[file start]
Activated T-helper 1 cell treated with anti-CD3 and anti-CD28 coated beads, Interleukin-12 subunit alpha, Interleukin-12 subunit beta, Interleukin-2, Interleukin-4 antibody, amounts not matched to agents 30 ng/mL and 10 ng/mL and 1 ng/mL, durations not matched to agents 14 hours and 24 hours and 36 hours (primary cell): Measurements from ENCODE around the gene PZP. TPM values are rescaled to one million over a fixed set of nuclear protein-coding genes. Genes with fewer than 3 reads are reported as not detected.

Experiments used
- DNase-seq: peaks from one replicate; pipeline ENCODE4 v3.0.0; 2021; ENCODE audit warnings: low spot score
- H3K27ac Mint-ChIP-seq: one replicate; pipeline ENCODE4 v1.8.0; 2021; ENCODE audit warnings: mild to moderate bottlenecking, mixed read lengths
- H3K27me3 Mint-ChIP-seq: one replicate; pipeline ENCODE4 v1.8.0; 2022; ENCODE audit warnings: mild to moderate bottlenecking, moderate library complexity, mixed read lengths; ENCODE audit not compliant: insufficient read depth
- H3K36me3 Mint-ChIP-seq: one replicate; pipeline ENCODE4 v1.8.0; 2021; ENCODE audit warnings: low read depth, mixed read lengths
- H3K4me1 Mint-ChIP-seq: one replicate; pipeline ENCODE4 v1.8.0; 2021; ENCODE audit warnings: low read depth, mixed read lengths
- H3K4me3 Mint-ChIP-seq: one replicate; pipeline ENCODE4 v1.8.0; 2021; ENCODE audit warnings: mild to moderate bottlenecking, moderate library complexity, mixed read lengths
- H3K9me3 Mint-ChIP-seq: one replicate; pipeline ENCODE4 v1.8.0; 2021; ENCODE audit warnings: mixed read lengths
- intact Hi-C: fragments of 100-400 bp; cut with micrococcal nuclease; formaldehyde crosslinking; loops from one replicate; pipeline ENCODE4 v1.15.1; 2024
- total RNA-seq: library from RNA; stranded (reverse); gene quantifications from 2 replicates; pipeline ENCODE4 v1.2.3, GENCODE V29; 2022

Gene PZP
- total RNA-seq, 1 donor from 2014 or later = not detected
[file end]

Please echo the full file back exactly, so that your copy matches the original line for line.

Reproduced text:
Activated T-helper 1 cell treated with anti-CD3 and anti-CD28 coated beads, Interleukin-12 subunit alpha, Interleukin-12 subunit beta, Interleukin-2, Interleukin-4 antibody, amounts not matched to agents 30 ng/mL and 10 ng/mL and 1 ng/mL, durations not matched to agents 14 hours and 24 hours and 36 hours (primary cell): Measurements from ENCODE around the gene PZP. TPM values are rescaled to one million over a fixed set of nuclear protein-coding genes. Genes with fewer than 3 reads are reported as not detected.

Experiments used
- DNase-seq: peaks from one replicate; pipeline ENCODE4 v3.0.0; 2021; ENCODE audit warnings: low spot score
- H3K27ac Mint-ChIP-seq: one replicate; pipeline ENCODE4 v1.8.0; 2021; ENCODE audit warnings: mild to moderate bottlenecking, mixed read lengths
- H3K27me3 Mint-ChIP-seq: one replicate; pipeline ENCODE4 v1.8.0; 2022; ENCODE audit warnings: mild to moderate bottlenecking, moderate library complexity, mixed read lengths; ENCODE audit not compliant: insufficient read depth
- H3K36me3 Mint-ChIP-seq: one replicate; pipeline ENCODE4 v1.8.0; 2021; ENCODE audit warnings: low read depth, mixed read lengths
- H3K4me1 Mint-ChIP-seq: one replicate; pipeline ENCODE4 v1.8.0; 2021; ENCODE audit warnings: low read depth, mixed read lengths
- H3K4me3 Mint-ChIP-seq: one replicate; pipeline ENCODE4 v1.8.0; 2021; ENCODE audit warnings: mild to moderate bottlenecking, moderate library complexity, mixed read lengths
- H3K9me3 Mint-ChIP-seq: one replicate; pipeline ENCODE4 v1.8.0; 2021; ENCODE audit warnings: mixed read lengths
- intact Hi-C: fragments of 100-400 bp; cut with micrococcal nuclease; formaldehyde crosslinking; loops from one replicate; pipeline ENCODE4 v1.15.1; 2024
- total RNA-seq: library from RNA; stranded (reverse); gene quantifications from 2 replicates; pipeline ENCODE4 v1.2.3, GENCODE V29; 2022

Gene PZP
- total RNA-seq, 1 donor from 2014 or later = not detected